did our flight stop twice even though the airline said we'd only have one
Last May, my wife and I flew from Las Vegas
to Columbus with our one-year-old son. I made the reservations
over the Southwest Internet site and chose a particular flight, in
part, because it said that it would have only one stopover (the
least number possible that day). However, as we were boarding at
the stopover for the last leg of our trip, the departure gate said
St. Louis/Columbus. When we asked about this, they said that
because we would not be getting off the plane in St. Louis, that
it did not count as a stop. Why is this practice allowed, and is
there anything we can do about it?
Your dilemma is an issue of
understanding the difference between a nonstop and a direct
flight—a big problem for fliers. A nonstop flight is just that, a
flight with no stops. A direct flight, however, is a flight with
same-plane service between the origin and destination points with
scheduled stops at one or more intermediate points. I've seen as many as
four stops on one direct flight. The second leg of your trip was a direct
The answer to your question, "Why is this practice allowed?," is
more an issue of the airline communicating the number of stops to the
consumer rather than one of outright deception by the airline. In
Southwest's case, their website doesn't clearly identify stops on flights,
especially when it comes to direct flights.
When I went on their Internet reservations page, I was confused by the way
flights and number of stops were displayed. Listed next to the flight
number and times, there is an airport code, a slash mark, and then a
number. According to Southwest's customer service department, the airport
code refers to the connecting flight city, and the number, to the amount
The agent I spoke with admitted that Southwest's timetable layout on their
website (and Pocket Guide) has been a source of customer complaints
because it doesn't clarify stopovers very well. I contacted Southwest
Airlines on your behalf, and here's what they had to say regarding your
Airlines has always been a high frequency, low-fare air carrier
with emphasis placed on shorthaul markets. A series of shorthaul
routes often makes up a longhaul route, by Customer demand, so we
began offering schedules for those longer routes involving a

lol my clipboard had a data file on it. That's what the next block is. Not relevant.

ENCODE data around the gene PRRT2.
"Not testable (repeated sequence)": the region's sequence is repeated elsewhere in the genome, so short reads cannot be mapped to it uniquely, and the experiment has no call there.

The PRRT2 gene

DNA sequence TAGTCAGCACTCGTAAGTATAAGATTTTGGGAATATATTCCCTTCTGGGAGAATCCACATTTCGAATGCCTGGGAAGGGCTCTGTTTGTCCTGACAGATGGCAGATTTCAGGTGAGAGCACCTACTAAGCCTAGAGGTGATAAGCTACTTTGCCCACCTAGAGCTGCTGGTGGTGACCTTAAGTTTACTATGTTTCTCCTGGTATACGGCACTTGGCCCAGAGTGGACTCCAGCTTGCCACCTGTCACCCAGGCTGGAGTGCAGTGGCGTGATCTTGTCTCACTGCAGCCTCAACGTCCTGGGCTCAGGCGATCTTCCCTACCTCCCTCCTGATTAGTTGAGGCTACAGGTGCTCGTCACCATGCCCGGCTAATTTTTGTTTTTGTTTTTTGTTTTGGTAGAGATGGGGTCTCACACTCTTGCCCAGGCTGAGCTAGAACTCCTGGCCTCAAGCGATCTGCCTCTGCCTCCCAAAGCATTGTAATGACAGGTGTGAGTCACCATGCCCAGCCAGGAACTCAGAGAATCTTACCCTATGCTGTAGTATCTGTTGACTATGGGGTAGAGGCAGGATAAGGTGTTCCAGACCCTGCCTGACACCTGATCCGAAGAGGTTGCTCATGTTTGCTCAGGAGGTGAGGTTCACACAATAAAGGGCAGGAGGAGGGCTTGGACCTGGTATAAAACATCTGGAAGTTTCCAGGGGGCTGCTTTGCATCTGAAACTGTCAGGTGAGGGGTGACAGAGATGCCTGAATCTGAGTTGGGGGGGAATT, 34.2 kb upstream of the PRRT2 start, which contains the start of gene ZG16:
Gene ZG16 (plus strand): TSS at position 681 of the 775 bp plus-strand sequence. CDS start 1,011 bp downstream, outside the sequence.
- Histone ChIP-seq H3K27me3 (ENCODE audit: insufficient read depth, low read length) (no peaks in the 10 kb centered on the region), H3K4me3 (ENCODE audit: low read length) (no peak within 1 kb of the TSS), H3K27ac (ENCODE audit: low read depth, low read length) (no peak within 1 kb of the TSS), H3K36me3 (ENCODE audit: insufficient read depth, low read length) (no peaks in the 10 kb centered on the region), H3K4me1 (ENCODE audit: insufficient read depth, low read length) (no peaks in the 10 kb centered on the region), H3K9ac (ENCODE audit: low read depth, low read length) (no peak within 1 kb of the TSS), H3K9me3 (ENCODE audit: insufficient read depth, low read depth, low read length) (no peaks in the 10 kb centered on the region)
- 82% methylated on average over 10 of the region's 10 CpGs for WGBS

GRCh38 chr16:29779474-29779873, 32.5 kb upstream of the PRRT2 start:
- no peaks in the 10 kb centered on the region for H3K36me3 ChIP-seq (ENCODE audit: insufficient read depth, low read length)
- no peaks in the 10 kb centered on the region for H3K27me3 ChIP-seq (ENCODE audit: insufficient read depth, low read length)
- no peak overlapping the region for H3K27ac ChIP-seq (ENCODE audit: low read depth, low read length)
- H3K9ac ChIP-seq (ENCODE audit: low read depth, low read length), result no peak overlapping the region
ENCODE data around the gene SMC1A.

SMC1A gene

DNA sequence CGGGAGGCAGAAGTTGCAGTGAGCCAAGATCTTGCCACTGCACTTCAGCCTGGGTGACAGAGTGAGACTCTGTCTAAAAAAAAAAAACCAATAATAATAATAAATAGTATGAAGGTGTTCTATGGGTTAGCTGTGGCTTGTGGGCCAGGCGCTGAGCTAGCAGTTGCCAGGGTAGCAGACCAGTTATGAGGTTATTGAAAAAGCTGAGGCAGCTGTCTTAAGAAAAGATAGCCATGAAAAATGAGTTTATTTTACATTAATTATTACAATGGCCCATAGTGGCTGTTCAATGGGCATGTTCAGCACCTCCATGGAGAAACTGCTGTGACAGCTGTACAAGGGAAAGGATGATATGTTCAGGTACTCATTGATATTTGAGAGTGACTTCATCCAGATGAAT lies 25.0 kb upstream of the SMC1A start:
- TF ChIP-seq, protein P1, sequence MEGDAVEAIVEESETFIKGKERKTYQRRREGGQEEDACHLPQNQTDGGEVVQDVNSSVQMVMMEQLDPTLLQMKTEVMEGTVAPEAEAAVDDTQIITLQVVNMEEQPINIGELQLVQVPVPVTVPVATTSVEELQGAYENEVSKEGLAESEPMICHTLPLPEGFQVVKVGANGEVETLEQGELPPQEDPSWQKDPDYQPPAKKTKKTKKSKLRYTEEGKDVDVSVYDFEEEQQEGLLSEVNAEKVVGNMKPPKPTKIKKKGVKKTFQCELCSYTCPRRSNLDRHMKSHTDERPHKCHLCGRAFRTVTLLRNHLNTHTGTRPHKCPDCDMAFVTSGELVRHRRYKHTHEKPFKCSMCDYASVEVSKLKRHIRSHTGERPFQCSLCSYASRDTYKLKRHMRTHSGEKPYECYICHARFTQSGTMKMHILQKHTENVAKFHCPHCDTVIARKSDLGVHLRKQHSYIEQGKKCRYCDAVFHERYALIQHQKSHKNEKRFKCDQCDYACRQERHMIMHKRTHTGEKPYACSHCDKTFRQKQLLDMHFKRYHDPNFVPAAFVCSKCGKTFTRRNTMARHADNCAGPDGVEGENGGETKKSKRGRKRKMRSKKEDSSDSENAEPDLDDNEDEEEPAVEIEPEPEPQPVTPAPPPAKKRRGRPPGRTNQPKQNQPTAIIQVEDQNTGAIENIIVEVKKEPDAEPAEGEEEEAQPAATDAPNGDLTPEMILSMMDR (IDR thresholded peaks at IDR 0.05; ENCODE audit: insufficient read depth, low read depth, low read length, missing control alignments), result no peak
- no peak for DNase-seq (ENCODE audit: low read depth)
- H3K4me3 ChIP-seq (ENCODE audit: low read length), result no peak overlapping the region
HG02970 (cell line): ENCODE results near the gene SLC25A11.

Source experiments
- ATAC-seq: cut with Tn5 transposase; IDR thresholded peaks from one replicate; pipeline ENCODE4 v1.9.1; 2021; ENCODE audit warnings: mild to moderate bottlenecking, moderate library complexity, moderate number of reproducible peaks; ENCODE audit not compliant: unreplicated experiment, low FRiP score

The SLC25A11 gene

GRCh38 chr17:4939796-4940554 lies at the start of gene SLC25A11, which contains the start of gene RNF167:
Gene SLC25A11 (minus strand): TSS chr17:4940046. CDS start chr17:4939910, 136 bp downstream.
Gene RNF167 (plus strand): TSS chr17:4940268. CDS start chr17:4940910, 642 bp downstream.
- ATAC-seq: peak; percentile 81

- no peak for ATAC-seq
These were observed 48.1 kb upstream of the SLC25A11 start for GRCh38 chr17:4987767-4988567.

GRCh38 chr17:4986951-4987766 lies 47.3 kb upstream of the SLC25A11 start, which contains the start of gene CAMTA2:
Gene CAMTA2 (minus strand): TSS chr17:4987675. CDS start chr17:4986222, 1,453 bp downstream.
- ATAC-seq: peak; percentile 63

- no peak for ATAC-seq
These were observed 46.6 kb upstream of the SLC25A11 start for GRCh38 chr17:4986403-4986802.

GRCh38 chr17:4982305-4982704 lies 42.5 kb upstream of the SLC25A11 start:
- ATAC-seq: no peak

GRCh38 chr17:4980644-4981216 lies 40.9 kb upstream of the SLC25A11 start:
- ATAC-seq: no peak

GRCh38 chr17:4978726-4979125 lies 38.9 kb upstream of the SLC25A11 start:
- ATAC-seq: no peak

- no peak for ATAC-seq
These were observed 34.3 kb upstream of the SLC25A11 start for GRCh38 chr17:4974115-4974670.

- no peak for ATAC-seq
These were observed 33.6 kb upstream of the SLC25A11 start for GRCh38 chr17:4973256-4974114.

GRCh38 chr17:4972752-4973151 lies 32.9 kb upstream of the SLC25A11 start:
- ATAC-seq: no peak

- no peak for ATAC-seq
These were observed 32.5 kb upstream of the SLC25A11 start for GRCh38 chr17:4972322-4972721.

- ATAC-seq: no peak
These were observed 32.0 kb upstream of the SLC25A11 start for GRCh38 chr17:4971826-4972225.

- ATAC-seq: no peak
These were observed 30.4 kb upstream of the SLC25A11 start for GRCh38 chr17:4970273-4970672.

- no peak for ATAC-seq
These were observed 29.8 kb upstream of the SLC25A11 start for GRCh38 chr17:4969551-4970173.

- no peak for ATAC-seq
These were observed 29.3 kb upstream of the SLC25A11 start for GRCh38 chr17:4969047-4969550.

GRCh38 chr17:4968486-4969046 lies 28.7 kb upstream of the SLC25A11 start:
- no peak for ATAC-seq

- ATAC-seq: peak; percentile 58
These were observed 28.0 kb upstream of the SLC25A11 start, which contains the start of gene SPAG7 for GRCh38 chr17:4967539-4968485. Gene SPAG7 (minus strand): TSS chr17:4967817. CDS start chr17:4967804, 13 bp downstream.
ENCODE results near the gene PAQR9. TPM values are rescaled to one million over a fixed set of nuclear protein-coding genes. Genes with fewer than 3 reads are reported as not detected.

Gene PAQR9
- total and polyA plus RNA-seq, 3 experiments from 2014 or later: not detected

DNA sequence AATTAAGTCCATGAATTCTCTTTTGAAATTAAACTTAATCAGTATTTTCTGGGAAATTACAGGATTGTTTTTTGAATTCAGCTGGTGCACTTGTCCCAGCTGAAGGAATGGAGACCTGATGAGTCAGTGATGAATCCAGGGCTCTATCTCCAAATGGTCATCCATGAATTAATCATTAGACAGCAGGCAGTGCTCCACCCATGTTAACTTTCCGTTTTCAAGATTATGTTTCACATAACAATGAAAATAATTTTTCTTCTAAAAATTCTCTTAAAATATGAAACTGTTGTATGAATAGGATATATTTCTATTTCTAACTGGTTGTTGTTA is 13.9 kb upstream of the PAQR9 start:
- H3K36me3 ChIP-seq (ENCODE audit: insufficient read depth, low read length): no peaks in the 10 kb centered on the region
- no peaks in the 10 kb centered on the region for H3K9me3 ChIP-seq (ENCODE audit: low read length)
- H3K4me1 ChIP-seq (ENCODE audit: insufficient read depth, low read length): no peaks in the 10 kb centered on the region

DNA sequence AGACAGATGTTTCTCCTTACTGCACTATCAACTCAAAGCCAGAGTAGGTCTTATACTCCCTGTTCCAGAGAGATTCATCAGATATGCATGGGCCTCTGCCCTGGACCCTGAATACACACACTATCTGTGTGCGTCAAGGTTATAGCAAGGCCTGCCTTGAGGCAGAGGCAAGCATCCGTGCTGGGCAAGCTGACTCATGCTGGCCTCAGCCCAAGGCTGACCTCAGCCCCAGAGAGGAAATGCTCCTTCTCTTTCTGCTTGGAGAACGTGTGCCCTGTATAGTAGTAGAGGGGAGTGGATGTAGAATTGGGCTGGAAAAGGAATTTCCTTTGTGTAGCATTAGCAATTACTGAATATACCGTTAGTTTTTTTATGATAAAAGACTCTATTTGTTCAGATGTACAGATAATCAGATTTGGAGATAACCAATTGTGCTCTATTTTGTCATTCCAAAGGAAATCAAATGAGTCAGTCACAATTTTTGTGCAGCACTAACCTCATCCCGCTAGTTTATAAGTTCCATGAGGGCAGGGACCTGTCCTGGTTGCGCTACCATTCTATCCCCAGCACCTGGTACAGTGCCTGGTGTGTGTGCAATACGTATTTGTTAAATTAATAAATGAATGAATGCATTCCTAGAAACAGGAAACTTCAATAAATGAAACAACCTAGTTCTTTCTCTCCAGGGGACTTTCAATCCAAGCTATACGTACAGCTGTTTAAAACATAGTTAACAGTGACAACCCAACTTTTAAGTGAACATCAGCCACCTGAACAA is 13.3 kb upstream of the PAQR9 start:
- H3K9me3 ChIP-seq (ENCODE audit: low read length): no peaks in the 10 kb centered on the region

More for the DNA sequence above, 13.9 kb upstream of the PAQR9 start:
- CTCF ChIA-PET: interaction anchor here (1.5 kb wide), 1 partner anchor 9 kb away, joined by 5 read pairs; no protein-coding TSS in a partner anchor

number of stops and/or flight connections.
When confirming reservations through 1-800-I-FLY-SWA, our
Reservations Sales Agents are trained to quote the number of stops
without naming cities or times so the Customer does not confuse
these brief stops with an actual change of planes (we don't want
anyone getting off the plane if they don't have to). Of course,
the time needed for the stops is built into the overall departure
and arrival times given to the Customer.
We recognize that Customers who book their reservations through
southwest.com will need the same information to help them choose
an itinerary that is the most conducive to their travel needs. As
such, we have included a STOPS column on the SELECT FLIGHT page of
our web site to advise how many stops or connections, if any, are
scheduled for a particular flight. Flights with a "N/S"
have no stops or are "nonstop flights." Flights with a
"1" will make one stop between the departure and
destination cities. Flights with a "2" under the STOPS
column will make two stops—and so on. These flights are called
"direct flights" (requiring no change of planes but
making one or more intermediate stops). Finally, a flight that
shows the three-letter identifier for a particular city includes a
connecting flight. Please note that a "connecting
flight" may be scheduled to connect with a "direct
flight." In those cases, such as your return flight, you will
see the connecting city followed by a slash and a number
indicating the total number of stops included in the itinerary. We
are sorry that this was not clear to the Customer.
Again, please encourage Mr. B. to contact us directly. Our address
for this Customer is Customer Relations, Southwest Airlines Co.,
2702 Love Field Drive, Dallas, TX 75235. We would be happy to work
through this with him so that he can again enjoy the benefits of
booking online at southwest.com without any misunderstanding.
Project Manager - Public Relations
Southwest Airlines Co.
So, what can you do about it? This is one case where I would call
reservations to clarify the situation. Furthermore, flights can change
from the time when you book them. Always call reservations several days
prior to departure to confirm your reservations and flight times.
I hope I've been helpful. Happy travels!
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